Given a finitely presentable group $G$, I'm interested in the cup-product from $H^1$ to $H^2$ with real coefficients. I want to know if this is explicitly computable (with a computer) with a presentation of the group. More precisely, I want a program that takes the generators and relations as entries and returns the dimension of the $H^1$ and a finite generating set of linear relations between the cup-products of every couple of elements in a basis of $H^1$. (I am not really interested in all the $H^2$) Does this seem possible ?

I precise that I am not really familiar with group cohomology and I ask this question because it is certainly known if such a problem cannot be resolved with an efficient algorithm.

The problem comes in the study of Kähler groups where this cup-product plays an important role.

Thank you.

  • 1
    $\begingroup$ I gave an answer below. One remark is that it is good that you aren't interested in the rest of $H^2$ -- a theorem of C. Gordon shows that this is in general not computable from a group presentation. $\endgroup$ – Andy Putman Mar 10 '11 at 18:56

EDIT: I was explaining this to a grad student today, and I realized that I didn't give any references. The result I describe below was first stated by Sullivan in

Sullivan, Dennis On the intersection ring of compact three manifolds. Topology 14 (1975), no. 3, 275-277.

He claims it is true for a 3-manifold, but all he says about the proof is that it is "a certain amount of soul searching classical algebraic topology.". In fact, the result is true for any connected CW-complex (including an Eilenberg-MacLane space, as in the group cohomology question I was answering). This whole picture was later subsumed into Sullivan's theory of 1-minimal models and rational homotopy theory in

Sullivan, Dennis Infinitesimal computations in topology. Inst. Hautes Études Sci. Publ. Math. No. 47 (1977), 269-331 (1978).

An accessible reference for this is

Griffiths, Phillip A.; Morgan, John W. Rational homotopy theory and differential forms. Progress in Mathematics, 16. Birkhäuser, Boston, Mass., 1981. xi+242 pp. ISBN: 3-7643-3041-4

The stuff on fundamental groups is in Chapter 13. I don't know where the proof I gave first appeared (I came up with it myself, but I doubt I was the first). An alternate and very pretty geometric proof is in

De Michelis, Stefano, A remark on cup products in $H^1(X)$, Rend. Accad. Naz. Sci. XL Mem. Mat. (5) 14 (1990), no. 1, 323-325.

This is very computable. Let $G^{(k)}$ be the lower central series of $G$, ie $G^{(1)}=G$ and $G^{(k+1)} = [G^{(k)},G]$. There are algorithmic ways to compute the quotients $G^{(k)}/G^{(k+1)}$ (eg using the Fox free differential calculus -- see Fox's series of papers on the free differential calculus for the details). The direct sum $$\oplus_{k=1}^{\infty} G^{(k)} / G^{(k+1)}$$ has the structure of a graded Lie algebra with the Lie bracket induced by conjugation (this is explained in many places -- I recommend the last chapter of Magnus-Karass-Solitar's book on combinatorial group theory or Serre's book "Lie Algebras and Lie Groups"). This Lie algebra is generated by the degree 1 piece, namely $G^{(1)} / G^{(2)} \cong G^{ab}$. The degree 2 piece is a quotient of $\wedge^2 G^{ab}$ by some subgroup $R$. I claim that understanding $R$ is exactly what you need to know to understand the kernel of the cup product map. Namely, we have a surjection $$\wedge^2 G^{ab} \rightarrow \wedge^2 G^{ab} / R$$ and thus a dual injection $$(\wedge^2 G^{ab} / R)^{\ast} \hookrightarrow \wedge^2 (G^{ab})^{\ast}.$$ The image of this injection is exactly the kernel of the cup product map.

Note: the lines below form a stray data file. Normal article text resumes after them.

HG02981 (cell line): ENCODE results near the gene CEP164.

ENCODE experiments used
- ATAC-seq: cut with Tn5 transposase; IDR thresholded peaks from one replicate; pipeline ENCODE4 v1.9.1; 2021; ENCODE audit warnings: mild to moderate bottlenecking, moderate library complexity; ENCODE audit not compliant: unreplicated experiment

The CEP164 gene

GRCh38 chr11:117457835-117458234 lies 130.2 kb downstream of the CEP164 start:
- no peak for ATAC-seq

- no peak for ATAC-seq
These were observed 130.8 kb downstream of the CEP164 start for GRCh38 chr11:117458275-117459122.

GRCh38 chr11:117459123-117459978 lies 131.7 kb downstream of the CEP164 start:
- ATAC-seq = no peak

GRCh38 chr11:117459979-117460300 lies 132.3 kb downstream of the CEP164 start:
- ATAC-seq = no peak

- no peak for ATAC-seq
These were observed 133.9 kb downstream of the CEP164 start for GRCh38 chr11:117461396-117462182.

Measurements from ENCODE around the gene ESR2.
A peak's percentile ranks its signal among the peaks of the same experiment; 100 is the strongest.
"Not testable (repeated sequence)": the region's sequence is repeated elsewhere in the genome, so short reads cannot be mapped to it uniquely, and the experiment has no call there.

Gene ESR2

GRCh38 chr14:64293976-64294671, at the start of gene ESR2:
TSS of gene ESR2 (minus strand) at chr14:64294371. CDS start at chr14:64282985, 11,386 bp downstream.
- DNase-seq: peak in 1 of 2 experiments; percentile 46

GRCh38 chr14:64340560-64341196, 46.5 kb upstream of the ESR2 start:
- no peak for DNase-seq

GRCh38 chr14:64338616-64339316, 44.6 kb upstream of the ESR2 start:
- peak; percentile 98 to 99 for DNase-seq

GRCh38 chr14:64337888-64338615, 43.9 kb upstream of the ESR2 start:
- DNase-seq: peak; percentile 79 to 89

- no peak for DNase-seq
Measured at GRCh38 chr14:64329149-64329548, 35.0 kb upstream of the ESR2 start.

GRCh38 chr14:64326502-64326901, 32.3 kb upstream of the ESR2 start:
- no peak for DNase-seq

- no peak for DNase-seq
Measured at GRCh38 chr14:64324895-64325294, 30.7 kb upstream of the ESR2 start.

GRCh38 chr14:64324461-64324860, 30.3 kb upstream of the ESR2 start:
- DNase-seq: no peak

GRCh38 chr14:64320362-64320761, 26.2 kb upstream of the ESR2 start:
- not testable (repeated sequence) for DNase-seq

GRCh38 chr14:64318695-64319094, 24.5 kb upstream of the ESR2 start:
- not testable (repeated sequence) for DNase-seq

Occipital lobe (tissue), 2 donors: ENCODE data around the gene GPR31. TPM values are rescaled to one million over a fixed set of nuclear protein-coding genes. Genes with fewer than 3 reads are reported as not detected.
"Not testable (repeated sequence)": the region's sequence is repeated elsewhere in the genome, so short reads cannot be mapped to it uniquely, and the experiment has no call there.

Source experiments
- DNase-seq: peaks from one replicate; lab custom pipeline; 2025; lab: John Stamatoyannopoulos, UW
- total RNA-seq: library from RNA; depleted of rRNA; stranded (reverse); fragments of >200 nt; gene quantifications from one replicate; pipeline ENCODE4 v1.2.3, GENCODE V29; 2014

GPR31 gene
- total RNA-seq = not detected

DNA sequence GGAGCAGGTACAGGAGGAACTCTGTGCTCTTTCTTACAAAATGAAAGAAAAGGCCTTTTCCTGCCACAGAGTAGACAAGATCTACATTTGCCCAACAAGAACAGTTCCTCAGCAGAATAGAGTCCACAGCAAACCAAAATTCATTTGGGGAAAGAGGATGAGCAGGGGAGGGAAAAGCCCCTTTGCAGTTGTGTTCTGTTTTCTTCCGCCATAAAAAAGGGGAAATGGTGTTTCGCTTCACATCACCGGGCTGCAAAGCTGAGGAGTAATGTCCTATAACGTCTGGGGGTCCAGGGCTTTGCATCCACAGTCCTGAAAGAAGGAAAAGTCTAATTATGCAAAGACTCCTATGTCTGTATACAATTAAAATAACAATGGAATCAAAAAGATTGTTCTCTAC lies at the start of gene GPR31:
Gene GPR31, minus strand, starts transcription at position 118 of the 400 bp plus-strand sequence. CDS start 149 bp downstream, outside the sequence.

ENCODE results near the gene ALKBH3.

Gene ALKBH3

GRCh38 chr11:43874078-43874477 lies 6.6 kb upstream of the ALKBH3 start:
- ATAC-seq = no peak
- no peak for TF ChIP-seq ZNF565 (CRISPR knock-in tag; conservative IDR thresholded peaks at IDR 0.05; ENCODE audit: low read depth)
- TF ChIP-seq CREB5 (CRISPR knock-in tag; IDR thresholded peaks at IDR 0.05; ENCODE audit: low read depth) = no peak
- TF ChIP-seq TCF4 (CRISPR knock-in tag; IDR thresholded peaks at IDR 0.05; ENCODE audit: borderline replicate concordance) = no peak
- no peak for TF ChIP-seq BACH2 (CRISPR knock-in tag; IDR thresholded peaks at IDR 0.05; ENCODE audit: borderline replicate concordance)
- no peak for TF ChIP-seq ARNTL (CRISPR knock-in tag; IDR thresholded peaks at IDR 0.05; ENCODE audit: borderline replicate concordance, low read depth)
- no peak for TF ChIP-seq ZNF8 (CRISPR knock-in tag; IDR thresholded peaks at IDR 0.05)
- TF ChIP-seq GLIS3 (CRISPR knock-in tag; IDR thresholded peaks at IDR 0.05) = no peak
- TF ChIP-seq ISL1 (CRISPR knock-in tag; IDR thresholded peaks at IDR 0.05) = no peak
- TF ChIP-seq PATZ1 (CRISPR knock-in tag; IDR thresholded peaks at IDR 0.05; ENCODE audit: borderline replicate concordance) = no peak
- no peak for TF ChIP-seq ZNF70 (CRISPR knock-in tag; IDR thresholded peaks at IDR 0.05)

Let me sketch a proof. To simplify things, let's assume that everything in sight is torsion-free (it will simplify our statements). Set $H = H_1(G)$ and $H^{\ast} = H^1(G) = Hom(H,\mathbb{Z})$. The above will allow you to compute the kernel of the cup product map $\wedge^2 H^{\ast} \rightarrow H^2(G)$ as follows. Consider the short exact sequence

$$1 \longrightarrow G^{(2)} \longrightarrow G \longrightarrow H \longrightarrow 1.$$

There is an associated 5-term exact sequence in group cohomology which takes the form

$$0 \longrightarrow H^1(H) \longrightarrow H^1(G) \longrightarrow (H^1(G^{(2)}))^H \longrightarrow H^2(H) \longrightarrow H^2(G).$$

Now, the map $H^1(H) \rightarrow H^1(G)$ is an isomorphism. Also, $H^2(H) = \wedge^2 H^{\ast}$, and the map $H^2(H) \rightarrow H^2(G)$ is easily seen to be the cup product map. What we deduce is that we have an exact sequence

$$0 \longrightarrow (H^1(G^{(2)}))^H \longrightarrow \wedge^2 H^{\ast} \longrightarrow H^2(G).$$

In other words, the kernel of the cup product map is the subgroup $(H^1(G^{(2)}))^H$ of $\wedge^2 H^{\ast}$.

Let us now interpret this subspace. It is easiest to dualize. The dual of the above inclusion is the surjection

$$H_2(H) \rightarrow (H_1(G^{(2)}))_H.$$

Now, $H_1(G^{(2)})$ is just $G^{(2)} / [G^{(2)},G^{(2)}]$, and we are killing off the action of $H$, which is the same as killing off the conjugation action of $G$. In other words, we have an isomorphism

$$(H_1(G^{(2)}))_H \cong G^{(2)} / [G,G^{(2)}] = G^{(2)} / G^{(3)}.$$

The desired claim is an immediate consequence.

  • 1
    $\begingroup$ Would sage do it? $\endgroup$ – Julien Puydt Mar 11 '11 at 8:24
  • $\begingroup$ Thank you for this precise answer. I will try to do this and post again if there is a problem. $\endgroup$ – mister_jones Mar 11 '11 at 12:03

Using Andy's comment and Theorem 6.1 in this paper you can easily work out a computer program to calculate what you wish from a presentation. You will only need to work with groups of nilpotency class $2$.


Your Answer

By clicking “Post Your Answer”, you agree to our terms of service, privacy policy and cookie policy

Not the answer you're looking for? Browse other questions tagged or ask your own question.